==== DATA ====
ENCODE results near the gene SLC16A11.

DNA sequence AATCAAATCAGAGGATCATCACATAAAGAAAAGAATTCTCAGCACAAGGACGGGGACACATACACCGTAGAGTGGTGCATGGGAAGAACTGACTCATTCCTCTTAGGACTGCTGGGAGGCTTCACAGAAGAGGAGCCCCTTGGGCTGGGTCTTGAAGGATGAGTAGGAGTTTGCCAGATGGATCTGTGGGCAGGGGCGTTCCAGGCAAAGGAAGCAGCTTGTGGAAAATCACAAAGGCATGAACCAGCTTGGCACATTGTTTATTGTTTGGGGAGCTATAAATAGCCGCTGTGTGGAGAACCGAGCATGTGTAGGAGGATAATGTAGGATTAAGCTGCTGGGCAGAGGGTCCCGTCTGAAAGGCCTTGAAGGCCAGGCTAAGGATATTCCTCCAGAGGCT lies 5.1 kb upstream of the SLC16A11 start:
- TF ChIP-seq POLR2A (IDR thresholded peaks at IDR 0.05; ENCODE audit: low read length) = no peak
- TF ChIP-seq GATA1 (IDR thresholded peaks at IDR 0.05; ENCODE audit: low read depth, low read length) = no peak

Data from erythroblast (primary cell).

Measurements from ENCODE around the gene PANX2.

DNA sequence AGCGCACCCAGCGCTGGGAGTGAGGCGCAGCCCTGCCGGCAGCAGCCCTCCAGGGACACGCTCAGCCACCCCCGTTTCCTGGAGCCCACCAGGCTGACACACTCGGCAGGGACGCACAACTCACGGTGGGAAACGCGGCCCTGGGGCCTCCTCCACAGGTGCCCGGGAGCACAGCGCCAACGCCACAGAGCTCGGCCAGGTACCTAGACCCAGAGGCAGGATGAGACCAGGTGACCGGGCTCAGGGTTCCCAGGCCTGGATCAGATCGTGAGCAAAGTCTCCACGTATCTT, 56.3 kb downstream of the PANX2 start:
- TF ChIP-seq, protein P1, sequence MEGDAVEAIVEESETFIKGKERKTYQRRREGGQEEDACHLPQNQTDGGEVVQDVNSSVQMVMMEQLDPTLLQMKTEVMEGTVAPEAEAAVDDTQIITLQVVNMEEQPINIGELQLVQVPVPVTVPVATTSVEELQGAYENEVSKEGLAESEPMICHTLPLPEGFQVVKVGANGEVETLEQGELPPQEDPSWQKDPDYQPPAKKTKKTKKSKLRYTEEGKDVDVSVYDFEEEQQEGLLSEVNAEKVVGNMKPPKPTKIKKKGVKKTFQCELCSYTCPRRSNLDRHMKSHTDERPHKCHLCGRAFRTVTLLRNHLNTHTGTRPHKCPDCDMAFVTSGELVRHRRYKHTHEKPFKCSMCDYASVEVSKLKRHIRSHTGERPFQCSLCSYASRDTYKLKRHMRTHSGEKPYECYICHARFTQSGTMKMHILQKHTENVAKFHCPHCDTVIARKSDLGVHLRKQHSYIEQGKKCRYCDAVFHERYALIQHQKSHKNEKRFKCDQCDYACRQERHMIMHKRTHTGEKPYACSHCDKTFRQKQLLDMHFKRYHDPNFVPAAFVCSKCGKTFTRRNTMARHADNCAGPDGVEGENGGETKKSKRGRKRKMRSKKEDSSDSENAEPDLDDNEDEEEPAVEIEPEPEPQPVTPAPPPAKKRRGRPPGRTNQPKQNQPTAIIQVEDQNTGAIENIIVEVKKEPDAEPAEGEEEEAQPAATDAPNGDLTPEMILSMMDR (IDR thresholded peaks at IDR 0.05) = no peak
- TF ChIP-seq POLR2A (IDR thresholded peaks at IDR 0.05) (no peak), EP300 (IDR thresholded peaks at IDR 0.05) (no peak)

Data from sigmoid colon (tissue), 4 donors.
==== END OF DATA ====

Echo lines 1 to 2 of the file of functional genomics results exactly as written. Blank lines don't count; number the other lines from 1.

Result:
ENCODE results near the gene SLC16A11.

DNA sequence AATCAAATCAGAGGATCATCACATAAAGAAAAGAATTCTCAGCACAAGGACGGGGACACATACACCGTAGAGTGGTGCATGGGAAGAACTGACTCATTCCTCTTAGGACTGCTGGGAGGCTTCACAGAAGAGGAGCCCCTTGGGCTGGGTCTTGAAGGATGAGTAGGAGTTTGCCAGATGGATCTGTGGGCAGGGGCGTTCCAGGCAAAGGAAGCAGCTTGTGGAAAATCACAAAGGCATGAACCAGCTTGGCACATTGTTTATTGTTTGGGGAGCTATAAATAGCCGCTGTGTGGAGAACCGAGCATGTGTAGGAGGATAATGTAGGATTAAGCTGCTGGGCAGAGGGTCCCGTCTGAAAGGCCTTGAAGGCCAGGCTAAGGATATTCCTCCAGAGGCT lies 5.1 kb upstream of the SLC16A11 start: